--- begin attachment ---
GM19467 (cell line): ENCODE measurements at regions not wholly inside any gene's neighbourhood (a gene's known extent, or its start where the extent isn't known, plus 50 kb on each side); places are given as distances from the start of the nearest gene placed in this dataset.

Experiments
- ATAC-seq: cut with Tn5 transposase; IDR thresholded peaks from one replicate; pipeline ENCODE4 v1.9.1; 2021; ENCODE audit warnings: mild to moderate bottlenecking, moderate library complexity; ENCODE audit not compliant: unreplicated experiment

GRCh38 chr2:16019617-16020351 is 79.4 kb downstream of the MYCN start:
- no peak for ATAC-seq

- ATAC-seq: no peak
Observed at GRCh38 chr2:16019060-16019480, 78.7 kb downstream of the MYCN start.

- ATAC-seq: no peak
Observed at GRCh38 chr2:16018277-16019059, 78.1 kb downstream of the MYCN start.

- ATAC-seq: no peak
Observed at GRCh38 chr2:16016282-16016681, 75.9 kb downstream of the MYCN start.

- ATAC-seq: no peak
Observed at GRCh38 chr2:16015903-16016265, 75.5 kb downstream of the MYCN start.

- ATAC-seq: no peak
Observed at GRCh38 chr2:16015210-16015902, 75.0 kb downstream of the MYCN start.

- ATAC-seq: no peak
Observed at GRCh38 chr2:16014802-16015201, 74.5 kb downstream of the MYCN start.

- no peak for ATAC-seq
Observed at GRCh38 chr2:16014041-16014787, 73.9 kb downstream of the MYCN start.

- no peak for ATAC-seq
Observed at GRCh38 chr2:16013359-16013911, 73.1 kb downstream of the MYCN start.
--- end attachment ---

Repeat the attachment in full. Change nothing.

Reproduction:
GM19467 (cell line): ENCODE measurements at regions not wholly inside any gene's neighbourhood (a gene's known extent, or its start where the extent isn't known, plus 50 kb on each side); places are given as distances from the start of the nearest gene placed in this dataset.

Experiments
- ATAC-seq: cut with Tn5 transposase; IDR thresholded peaks from one replicate; pipeline ENCODE4 v1.9.1; 2021; ENCODE audit warnings: mild to moderate bottlenecking, moderate library complexity; ENCODE audit not compliant: unreplicated experiment

GRCh38 chr2:16019617-16020351 is 79.4 kb downstream of the MYCN start:
- no peak for ATAC-seq

- ATAC-seq: no peak
Observed at GRCh38 chr2:16019060-16019480, 78.7 kb downstream of the MYCN start.

- ATAC-seq: no peak
Observed at GRCh38 chr2:16018277-16019059, 78.1 kb downstream of the MYCN start.

- ATAC-seq: no peak
Observed at GRCh38 chr2:16016282-16016681, 75.9 kb downstream of the MYCN start.

- ATAC-seq: no peak
Observed at GRCh38 chr2:16015903-16016265, 75.5 kb downstream of the MYCN start.

- ATAC-seq: no peak
Observed at GRCh38 chr2:16015210-16015902, 75.0 kb downstream of the MYCN start.

- ATAC-seq: no peak
Observed at GRCh38 chr2:16014802-16015201, 74.5 kb downstream of the MYCN start.

- no peak for ATAC-seq
Observed at GRCh38 chr2:16014041-16014787, 73.9 kb downstream of the MYCN start.

- no peak for ATAC-seq
Observed at GRCh38 chr2:16013359-16013911, 73.1 kb downstream of the MYCN start.